Month: March 2016

Regulating CAM Aussie Style

CAM proponents view National Health Interview Surveys recording the supposed popularity of CAM, an amorphous conflation of anything from conventional medical advice to mythical methods, as an invitation to unleash even more unproven remedies on the public. My interpretation is quite different. I see the same figures as proof that we are doing too little to protect the public from pseudoscience. In...

/ March 31, 2016

What Not To Say When Someone Is Sick

I understand the impulse, but you are well-advised to resist it. When someone you know has a serious illness, maybe even dying, you want to say something to them that is helpful, positive, and hopeful. The hopeful tone takes away some of the sting and the awkwardness of not knowing what to say to someone who just told you they are dying....

/ March 30, 2016

Carotid Artery Stenosis: Surgery, Stent, or Nonsurgical Stroke Prevention?

The carotid artery in the neck is a common site of atherosclerosis. As plaque builds up, it leaves less room for blood flow and can cause strokes through clotting or embolization. Carotid stenosis is defined as a greater than 70% narrowing of the lumen (the space through which the blood flows in an artery). It can cause symptoms, including transient ischemic attacks...

/ March 29, 2016
Tribeca Film Festival

VAXXED and the Tribeca Film Festival: How Robert De Niro learned the hard way about Andrew Wakefield and the antivaccine movement

Disgraced antivaccine doctor, Andrew Wakefield, managed to pull another fast one. His antivaccine propaganda film, VAXXED, was mysteriously accepted for a screening at the Tribeca Film Festival. It turns out that TFF co-founder Robert De Niro had pulled some strings. The well-deserved backlash provides yet another example of how Andrew Wakefield discredits everything he touches.

/ March 28, 2016

Audio Therapy for Postoperative Pediatric Pain: Randomized Controlled Nonsense

In January of 2015, a study on “the effect of audio therapy to treat postoperative pain in children” performed at Lurie Children’s Hospital and published in Pediatric Surgery International made the media rounds. It was the typical story where numerous news outlets further exaggerated already exaggerated claims made in a university press release, in this case Northwestern University in Chicago. Some of...

/ March 25, 2016
Will this help you recover from exercise?

More drugs, more supplements, and potentially more problems

Early in my career I was fortunate to be offered a role as a hospital pharmacist, working on an inpatient ward along with physicians, nurses, and a number of other health professionals. My responsibilities included conducting a detailed medication review with each newly admitted patient. We would sit together, often with family members, going through what was sometimes a literal garbage bag...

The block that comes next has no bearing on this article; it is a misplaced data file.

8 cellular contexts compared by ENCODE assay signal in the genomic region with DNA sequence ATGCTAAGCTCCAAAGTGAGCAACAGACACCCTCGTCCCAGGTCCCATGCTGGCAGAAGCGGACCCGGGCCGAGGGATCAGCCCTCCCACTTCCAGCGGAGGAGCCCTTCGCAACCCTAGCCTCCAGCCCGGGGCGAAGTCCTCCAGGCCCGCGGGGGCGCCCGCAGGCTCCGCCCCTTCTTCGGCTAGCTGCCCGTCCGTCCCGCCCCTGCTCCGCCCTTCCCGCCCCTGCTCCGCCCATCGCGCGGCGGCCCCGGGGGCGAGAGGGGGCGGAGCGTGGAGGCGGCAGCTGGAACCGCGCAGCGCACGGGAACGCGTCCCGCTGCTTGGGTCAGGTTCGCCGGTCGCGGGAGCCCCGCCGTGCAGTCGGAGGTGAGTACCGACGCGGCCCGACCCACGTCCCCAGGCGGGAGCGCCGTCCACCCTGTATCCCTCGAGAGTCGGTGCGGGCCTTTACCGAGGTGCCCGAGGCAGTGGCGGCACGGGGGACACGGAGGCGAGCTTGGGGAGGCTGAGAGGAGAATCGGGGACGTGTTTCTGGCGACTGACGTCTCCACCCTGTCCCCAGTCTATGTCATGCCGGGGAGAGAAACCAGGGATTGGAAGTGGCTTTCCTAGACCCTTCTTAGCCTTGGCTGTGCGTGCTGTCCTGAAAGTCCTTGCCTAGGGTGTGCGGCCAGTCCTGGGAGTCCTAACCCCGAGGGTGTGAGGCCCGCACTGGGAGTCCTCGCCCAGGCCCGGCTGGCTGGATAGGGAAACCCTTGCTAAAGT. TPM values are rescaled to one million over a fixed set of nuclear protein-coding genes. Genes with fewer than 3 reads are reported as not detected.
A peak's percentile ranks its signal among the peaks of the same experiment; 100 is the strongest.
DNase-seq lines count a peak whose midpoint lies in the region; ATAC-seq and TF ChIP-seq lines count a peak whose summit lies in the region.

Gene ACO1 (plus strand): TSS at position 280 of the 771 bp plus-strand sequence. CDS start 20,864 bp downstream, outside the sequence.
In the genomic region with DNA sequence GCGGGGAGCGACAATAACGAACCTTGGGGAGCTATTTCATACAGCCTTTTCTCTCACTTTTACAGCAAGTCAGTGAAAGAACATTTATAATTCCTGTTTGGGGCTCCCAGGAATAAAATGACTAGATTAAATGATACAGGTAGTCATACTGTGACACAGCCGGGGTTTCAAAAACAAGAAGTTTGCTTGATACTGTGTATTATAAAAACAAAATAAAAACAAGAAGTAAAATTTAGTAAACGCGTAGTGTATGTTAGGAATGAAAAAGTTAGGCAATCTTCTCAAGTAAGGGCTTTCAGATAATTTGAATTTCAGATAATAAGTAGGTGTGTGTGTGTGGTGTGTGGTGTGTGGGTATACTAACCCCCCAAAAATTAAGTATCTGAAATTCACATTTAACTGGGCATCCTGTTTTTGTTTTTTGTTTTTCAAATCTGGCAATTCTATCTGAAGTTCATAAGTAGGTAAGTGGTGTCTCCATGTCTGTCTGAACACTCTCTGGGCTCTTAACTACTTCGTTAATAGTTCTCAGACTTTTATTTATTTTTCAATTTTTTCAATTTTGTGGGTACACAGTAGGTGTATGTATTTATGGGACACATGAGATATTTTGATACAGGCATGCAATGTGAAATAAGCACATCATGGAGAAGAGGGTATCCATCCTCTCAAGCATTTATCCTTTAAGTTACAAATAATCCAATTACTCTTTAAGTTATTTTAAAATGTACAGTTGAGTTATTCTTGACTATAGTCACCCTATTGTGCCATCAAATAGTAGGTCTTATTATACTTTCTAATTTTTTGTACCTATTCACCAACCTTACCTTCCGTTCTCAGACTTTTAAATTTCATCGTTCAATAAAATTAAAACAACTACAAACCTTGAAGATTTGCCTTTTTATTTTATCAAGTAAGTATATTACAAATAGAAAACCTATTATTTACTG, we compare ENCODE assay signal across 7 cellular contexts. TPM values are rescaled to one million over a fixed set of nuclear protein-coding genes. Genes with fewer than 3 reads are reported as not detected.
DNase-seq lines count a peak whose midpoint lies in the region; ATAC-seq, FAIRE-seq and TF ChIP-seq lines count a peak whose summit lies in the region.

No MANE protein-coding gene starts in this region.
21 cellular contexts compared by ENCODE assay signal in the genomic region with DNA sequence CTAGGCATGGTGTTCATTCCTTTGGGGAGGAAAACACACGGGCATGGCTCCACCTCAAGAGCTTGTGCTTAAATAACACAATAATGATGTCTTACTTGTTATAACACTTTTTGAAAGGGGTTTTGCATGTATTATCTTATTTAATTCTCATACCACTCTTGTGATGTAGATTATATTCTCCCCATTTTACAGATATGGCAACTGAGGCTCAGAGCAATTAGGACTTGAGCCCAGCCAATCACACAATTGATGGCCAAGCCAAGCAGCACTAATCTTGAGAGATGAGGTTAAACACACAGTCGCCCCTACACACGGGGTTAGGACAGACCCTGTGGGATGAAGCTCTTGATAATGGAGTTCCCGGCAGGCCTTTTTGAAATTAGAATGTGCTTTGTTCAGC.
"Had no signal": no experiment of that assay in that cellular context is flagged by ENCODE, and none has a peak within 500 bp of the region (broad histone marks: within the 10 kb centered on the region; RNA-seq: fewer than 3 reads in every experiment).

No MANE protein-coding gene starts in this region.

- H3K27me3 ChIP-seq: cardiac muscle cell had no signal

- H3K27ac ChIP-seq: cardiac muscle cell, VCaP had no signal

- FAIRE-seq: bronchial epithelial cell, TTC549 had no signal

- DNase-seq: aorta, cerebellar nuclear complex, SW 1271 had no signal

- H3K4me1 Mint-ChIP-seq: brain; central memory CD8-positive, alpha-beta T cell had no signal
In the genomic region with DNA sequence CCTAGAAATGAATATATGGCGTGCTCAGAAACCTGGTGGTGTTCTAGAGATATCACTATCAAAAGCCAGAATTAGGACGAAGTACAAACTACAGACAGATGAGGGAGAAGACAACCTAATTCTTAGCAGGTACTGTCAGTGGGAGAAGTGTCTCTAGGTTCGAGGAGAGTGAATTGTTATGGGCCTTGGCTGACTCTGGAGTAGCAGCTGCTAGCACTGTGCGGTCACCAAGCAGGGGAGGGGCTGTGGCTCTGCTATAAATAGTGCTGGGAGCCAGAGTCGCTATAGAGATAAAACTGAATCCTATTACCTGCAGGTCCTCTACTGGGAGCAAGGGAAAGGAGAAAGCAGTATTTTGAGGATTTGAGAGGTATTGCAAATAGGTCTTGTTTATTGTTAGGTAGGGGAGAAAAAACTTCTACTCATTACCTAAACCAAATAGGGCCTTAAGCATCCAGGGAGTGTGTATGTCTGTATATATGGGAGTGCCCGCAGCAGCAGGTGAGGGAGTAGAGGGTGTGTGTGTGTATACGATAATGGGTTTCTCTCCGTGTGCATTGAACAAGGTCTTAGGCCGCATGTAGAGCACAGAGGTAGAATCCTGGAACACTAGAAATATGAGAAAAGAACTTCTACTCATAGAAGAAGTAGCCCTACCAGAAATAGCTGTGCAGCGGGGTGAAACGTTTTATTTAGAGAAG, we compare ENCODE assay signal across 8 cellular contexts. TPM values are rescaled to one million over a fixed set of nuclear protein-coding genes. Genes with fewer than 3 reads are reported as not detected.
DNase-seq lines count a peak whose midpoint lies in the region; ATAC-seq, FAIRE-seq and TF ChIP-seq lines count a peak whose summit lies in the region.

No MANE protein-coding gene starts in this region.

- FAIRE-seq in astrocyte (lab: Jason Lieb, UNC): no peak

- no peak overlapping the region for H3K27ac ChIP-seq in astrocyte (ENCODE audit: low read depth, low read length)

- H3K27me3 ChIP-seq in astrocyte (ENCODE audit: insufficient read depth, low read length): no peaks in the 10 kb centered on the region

/ March 24, 2016
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Zap Your Way to Learning?

The company Halo Neuroscience is now offering a device, the Halo-Sport, which they claim enhances sports performance through “neuropriming.” Their website claims: Neuropriming uses pulses of energy to increase the excitability of motor neurons, benefiting athletes in two ways: accelerated strength and skill acquisition. Regular readers of SBM can probably see where this is going. A proper threshold of evidence Before I...

/ March 23, 2016

Testing Testosterone Treatments

Ponce de Leon is said to have been looking for the Fountain of Youth when he explored Florida. That’s only a myth. Now there’s a new myth, that testosterone supplements are a Fountain of Youth for aging men. Men are urged to get their testosterone levels checked if they have any of a long laundry list of vague symptoms. Anti-aging clinics promote...

/ March 22, 2016

The hijacking of evidence-based medicine

It’s no secret that I’m a fan of John Ioannidis. So, I daresay, are pretty much all of the editors and regular contributors to this blog. (If you don’t believe me, just type Ioannidis’ name into the blog search box and see how many posts you find.) Over the last couple of decades, Ioannidis has arguably done more to reveal the shortcomings...

/ March 21, 2016

Why Antibiotic Use Scares Me

Editor’s note: Today we present a guest post from fourth-year medical student Joshua Horton, about the looming problem of antibiotic resistance. Welcome! I read a study recently that alarmed me: acute bronchitis is a condition that rarely requires antibiotics, but three quarters of patients presenting with this condition receive a prescription for antibiotics. Even more worrisome, this statistic has not changed in...

/ March 20, 2016